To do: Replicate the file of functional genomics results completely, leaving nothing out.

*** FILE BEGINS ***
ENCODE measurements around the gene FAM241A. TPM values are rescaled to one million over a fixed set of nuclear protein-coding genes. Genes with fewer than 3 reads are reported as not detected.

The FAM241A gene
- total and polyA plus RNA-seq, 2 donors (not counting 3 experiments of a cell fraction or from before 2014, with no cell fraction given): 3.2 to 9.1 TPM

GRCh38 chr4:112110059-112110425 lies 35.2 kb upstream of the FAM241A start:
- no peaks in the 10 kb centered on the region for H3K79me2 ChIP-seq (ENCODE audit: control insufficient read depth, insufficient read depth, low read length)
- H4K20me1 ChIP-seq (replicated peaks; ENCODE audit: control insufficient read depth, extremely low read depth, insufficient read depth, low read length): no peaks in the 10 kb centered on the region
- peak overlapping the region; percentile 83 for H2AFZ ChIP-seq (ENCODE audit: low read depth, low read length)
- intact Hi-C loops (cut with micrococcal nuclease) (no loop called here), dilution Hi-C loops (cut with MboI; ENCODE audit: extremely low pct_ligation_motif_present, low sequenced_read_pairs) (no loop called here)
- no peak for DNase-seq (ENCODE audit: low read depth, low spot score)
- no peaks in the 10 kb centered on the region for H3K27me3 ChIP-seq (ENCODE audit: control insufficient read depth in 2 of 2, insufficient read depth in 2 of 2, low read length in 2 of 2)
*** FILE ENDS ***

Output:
ENCODE measurements around the gene FAM241A. TPM values are rescaled to one million over a fixed set of nuclear protein-coding genes. Genes with fewer than 3 reads are reported as not detected.

The FAM241A gene
- total and polyA plus RNA-seq, 2 donors (not counting 3 experiments of a cell fraction or from before 2014, with no cell fraction given): 3.2 to 9.1 TPM

GRCh38 chr4:112110059-112110425 lies 35.2 kb upstream of the FAM241A start:
- no peaks in the 10 kb centered on the region for H3K79me2 ChIP-seq (ENCODE audit: control insufficient read depth, insufficient read depth, low read length)
- H4K20me1 ChIP-seq (replicated peaks; ENCODE audit: control insufficient read depth, extremely low read depth, insufficient read depth, low read length): no peaks in the 10 kb centered on the region
- peak overlapping the region; percentile 83 for H2AFZ ChIP-seq (ENCODE audit: low read depth, low read length)
- intact Hi-C loops (cut with micrococcal nuclease) (no loop called here), dilution Hi-C loops (cut with MboI; ENCODE audit: extremely low pct_ligation_motif_present, low sequenced_read_pairs) (no loop called here)
- no peak for DNase-seq (ENCODE audit: low read depth, low spot score)
- no peaks in the 10 kb centered on the region for H3K27me3 ChIP-seq (ENCODE audit: control insufficient read depth in 2 of 2, insufficient read depth in 2 of 2, low read length in 2 of 2)